Silt woman raising awareness of local suicide problem |

Silt woman raising awareness of local suicide problem

John Colson
Post Independent staff
Glenwood Springs, CO Colorado

A local woman who lost her son to suicide a couple of years ago is working to raise money and awareness of what she says is “a huge problem around here.”

Virginia DuPew of Silt, working with area volunteers and government officials, is trying to raise money for the Western Colorado Suicide Prevention Coalition.

She has placed baskets at five churches around the county, filled with compact discs of Christmas hymns, recorded by a friend of hers, and a note asking for donations of at least $2 to cover the costs of the CD.

The churches, she said, are the First Christian Church and the First Assembly of God, both in Rifle; the New Hope Church in New Castle [which meets at Coal Ridge High School]; the Church of Carbondale, on Snowmass Drive next to the Crystal River Elementary School; and the Good Shepherd Lutheran Church in Glenwood Springs, on Grand Avenue near Sayre Park.

DuPew said she will check in at the churches regularly, starting today, to refill the CDs when needed and to gather up the donations, until the drive ends on Dec. 19.

“I’ll count the money with the pastors of the church, and anything over the $2 for the producer will go to the coalition,” she told the Post Independent on Friday. The producer of the CDs is Big B Productions, owned by Brian Brown of New Castle.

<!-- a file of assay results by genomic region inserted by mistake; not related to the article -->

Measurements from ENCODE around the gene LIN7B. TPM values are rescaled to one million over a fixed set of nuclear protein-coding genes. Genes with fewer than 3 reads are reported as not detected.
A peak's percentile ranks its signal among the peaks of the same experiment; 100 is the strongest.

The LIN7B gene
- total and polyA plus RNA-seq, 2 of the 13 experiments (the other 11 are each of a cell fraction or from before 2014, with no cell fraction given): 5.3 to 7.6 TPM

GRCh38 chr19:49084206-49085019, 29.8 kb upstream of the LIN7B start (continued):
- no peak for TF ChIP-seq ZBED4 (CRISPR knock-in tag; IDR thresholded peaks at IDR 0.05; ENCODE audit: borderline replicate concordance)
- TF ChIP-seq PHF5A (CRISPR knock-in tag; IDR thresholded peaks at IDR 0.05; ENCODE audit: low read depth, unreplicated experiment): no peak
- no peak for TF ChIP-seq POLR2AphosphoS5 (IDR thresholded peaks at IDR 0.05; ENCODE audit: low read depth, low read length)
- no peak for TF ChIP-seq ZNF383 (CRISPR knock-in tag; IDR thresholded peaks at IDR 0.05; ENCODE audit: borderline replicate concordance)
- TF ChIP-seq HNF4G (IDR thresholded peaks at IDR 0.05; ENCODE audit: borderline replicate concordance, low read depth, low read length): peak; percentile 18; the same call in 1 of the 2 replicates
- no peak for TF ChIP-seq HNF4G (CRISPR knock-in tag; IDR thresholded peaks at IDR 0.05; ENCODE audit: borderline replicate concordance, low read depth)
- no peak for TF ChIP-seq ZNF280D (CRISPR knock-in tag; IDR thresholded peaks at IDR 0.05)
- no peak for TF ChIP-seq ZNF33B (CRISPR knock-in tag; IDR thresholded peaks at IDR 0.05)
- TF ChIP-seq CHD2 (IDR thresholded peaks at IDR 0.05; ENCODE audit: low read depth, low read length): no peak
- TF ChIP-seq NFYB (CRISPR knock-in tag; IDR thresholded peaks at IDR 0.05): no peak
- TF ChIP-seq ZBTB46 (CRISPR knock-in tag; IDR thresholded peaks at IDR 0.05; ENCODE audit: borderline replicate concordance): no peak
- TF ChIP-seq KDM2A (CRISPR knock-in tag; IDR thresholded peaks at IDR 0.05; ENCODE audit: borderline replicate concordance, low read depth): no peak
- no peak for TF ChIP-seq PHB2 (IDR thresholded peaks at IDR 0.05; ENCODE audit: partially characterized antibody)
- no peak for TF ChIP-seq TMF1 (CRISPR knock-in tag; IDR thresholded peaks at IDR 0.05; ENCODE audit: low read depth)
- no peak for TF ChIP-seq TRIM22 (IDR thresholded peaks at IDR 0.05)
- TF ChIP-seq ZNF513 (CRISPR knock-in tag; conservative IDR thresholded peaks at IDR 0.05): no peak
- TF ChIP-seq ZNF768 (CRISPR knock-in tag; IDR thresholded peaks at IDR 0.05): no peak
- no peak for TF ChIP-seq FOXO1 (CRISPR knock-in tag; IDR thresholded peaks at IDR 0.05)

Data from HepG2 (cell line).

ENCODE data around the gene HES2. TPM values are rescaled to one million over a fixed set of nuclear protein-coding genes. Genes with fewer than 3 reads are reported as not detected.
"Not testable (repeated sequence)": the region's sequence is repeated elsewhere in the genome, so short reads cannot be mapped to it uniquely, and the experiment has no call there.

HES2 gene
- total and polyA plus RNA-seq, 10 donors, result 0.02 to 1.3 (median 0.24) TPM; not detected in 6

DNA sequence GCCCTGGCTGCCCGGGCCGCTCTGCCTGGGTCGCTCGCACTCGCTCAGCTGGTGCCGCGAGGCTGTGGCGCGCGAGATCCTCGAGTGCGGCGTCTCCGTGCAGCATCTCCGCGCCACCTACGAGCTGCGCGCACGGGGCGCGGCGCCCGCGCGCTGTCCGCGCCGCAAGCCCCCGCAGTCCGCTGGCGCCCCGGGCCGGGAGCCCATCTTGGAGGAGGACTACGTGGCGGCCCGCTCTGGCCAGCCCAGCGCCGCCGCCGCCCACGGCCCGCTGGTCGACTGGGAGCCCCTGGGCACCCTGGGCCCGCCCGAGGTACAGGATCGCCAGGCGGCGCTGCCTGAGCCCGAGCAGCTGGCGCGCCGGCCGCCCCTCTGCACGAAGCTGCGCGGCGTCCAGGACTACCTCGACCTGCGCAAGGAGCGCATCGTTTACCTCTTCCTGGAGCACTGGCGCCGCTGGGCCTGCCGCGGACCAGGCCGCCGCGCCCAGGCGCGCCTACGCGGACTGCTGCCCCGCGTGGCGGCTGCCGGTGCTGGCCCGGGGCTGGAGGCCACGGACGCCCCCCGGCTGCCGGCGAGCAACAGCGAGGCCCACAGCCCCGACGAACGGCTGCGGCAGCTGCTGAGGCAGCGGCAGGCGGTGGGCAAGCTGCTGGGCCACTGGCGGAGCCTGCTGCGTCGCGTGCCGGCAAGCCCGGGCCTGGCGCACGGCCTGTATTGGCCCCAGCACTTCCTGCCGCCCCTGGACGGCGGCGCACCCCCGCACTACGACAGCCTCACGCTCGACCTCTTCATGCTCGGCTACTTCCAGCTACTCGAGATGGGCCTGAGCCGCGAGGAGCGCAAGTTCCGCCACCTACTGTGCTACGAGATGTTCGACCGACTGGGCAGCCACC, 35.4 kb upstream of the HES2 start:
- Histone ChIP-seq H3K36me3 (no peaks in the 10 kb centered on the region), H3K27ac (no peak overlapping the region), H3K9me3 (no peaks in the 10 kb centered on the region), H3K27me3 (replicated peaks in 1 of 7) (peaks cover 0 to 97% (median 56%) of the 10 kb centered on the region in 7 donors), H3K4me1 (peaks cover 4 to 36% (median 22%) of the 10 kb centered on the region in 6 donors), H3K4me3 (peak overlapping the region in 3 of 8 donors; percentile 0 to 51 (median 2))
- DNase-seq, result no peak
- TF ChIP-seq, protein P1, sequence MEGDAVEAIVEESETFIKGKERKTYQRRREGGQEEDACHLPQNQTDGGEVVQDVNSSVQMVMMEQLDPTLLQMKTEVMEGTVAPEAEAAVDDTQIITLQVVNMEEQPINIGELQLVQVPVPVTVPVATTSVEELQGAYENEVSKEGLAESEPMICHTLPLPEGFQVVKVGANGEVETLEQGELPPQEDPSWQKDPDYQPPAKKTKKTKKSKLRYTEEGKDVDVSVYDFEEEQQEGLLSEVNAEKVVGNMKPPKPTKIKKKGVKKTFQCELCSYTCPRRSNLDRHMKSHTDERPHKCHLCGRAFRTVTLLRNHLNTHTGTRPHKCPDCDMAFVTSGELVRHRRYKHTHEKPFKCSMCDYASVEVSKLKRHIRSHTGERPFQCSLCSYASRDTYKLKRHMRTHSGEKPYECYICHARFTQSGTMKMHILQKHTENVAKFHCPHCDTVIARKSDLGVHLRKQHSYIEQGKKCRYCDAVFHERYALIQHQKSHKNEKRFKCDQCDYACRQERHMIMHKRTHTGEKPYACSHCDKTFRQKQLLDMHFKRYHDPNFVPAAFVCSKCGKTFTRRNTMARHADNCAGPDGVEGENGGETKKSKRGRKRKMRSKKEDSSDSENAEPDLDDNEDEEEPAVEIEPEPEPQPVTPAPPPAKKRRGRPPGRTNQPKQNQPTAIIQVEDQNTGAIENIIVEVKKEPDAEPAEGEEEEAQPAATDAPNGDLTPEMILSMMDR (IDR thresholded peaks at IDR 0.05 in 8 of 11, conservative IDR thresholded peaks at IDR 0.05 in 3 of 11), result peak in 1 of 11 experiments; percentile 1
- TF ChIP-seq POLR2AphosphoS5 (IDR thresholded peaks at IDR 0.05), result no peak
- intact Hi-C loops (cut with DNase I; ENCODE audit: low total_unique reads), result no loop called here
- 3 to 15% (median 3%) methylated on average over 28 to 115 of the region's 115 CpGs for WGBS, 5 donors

DuPew said she decided to embark on the fundraising drive now because “it seemed appropriate,” since the Christmas season is the time of year when suicide statistics typically go up.

And, she said, “I picked these five churches because they were the first five pastors that answered the phone.” She said she took that as a sign that, if someone called in need of counseling or help, they are more likely to get a human being than an answering machine at one of these churches.

Suicide rates in Colorado are the sixth highest in the U.S., according to some reports, and the rates have climbed in recent years.

In Garfield County, the suicide rate is below the statewide level, according to a report from the Colorado Department of Public Health and the Environment, but remains alarmingly high when compared to national data.

One study in 2009 showed that Garfield County was in the top third of 3,000 counties measured across the U.S., comparing suicide rates.

Anyone with questions about DuPew’s crusade can call her at 876-2217, or reach her online at

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